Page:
Dynamic mics record high frequency instruments well, like acoustic guitar, pianos, cymbals and vocals.
But for a beginner there's really only one mic you need...
Get an SM57
Shure SM57-LC Microphone $99.00
The SM57 was introduced in 1965 and it's been the go to mic for every US president since (it also rivals the Nokia 3310 and the Toyota Hilux as one of the most indestructible products ever made).
Yes there are better mics, but like monitors they cost thousand of dollars and if you're just starting out, they aren't worth it.
If you must have an inexpensive mic for vocals a good choice is:
Audio-Technica AT2020 - Cardioid Condenser Microphone $99.00
It's basic and captures vocals well, but an SM57 can too (the SM58 is even better).
Even if you're strictly a singer songwriter, live band, or acapella group you're going to want a midi keyboard and/or drum pads at some point.
To make this matter more complicated there are all in ones that have both keys and pads and different numbers of sliders, knobs, and other bells and whistles.
There are way too many keyboard and drum pad options to explain all of the differences and those differences are the leading cause of GAS, but the following are the issues you need to consider.
The first thing is the number of keys, but the minimum for normal people is 49. If you know your way around keyboards and know you'll need a full piano or that you'll only be writing simple melodies or bass lines by all means get 88 keys or only 25 mini keys, but 49 keys are the sweet spot in the middle.
The physical keys usually come in one of three flavors - synth, semi weighted and hammer action.
Synth keys are usually light to the touch and easily triggered, hammer action (weighted) are more like a traditional piano, and semi weighted fall somewhere in between.
For most people synth keys are fine, for serious piano players hammer action keys are a must. Semi weighted keys vary greatly depending on brand.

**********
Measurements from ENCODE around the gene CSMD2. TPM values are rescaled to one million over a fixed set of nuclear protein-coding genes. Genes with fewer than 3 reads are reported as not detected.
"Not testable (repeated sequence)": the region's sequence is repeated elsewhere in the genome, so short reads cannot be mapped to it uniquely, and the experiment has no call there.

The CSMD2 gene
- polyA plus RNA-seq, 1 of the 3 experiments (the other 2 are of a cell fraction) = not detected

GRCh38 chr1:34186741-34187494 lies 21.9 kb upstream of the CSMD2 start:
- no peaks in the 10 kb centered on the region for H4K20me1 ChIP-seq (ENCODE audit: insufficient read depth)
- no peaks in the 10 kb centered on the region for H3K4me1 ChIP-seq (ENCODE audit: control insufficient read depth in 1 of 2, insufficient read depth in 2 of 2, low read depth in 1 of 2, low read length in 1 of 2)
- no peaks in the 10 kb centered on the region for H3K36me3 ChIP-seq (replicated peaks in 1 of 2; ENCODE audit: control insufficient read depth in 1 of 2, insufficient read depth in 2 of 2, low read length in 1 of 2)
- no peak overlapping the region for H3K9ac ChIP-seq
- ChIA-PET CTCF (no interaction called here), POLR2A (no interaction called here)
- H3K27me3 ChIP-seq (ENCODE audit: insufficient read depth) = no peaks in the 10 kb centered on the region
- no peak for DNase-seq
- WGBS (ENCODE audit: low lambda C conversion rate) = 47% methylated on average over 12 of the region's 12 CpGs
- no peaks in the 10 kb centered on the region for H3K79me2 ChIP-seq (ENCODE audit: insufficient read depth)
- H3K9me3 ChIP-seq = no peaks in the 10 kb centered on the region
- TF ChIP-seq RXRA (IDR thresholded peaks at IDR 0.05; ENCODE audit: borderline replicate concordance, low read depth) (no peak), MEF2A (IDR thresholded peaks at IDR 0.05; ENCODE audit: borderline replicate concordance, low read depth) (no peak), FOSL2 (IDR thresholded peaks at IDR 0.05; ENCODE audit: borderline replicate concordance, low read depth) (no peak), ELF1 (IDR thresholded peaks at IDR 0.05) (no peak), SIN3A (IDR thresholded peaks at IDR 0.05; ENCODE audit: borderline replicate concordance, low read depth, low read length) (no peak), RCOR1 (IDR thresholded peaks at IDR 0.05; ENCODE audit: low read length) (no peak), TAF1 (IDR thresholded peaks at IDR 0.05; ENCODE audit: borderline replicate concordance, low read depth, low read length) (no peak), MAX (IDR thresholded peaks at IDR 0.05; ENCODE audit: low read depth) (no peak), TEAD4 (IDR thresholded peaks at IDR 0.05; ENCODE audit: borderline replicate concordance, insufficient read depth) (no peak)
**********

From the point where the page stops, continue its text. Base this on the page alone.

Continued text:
Unless you've used midi keyboards before go to a real, physical shop and play the different types of keys before you buy a keyboard.
The most basic keyboard should have pitch bend and modulation wheels (or joystick), octive transpose buttons (to move up and down octives), and a sustain input.
The two extra features that can be rather important are transport buttons (ff, rwd, play, record), and a classic 5 pin midi input, but they aren't strictly necessary.
Here's a basic 49 key midi keyboard (usb only):
M-Audio Keystation 49 II - MIDI Controller $92.99
Akai Professional LPK25 - USB Laptop Performance Keyboard $56.99
It may look like a toy but it's tiny and perfect for mobile song writing, and it's got an arpeggiator.
Drum pads come in two flavors - simple trigger or velocity sensitive.
Trigger pads are really just on/off switches whereas velocity sensitive pads react to how hard or soft the pads are hit.
Both are integral to making music and the most popular are:
Novation Launch Pad $124.99
The Launch Pad is tightly coupled with Ableton Live and is used to trigger loops in Live's session view. If you're an electronic musician you'll use one of these at some point. There's also the Launchpad Pro ($299.00) which has velocity sensive pads.
Akai Professional MPD218 USB Pad Controller $99.00
Akai made its name in the late 80s and 90s with the MPC and they've since made the transition to midi drum pads. They have a zillion different models, some with and without sampling capabities and varying bells and whistles. The pads on most Akai drum pads are velocity sensitive.
Korg padKONTROL MIDI Studio Controller - Black $115.99
The padKontrol is old, sort of a pain to program, and according to B&H apparently discontinued (they are still a few left on Amazon).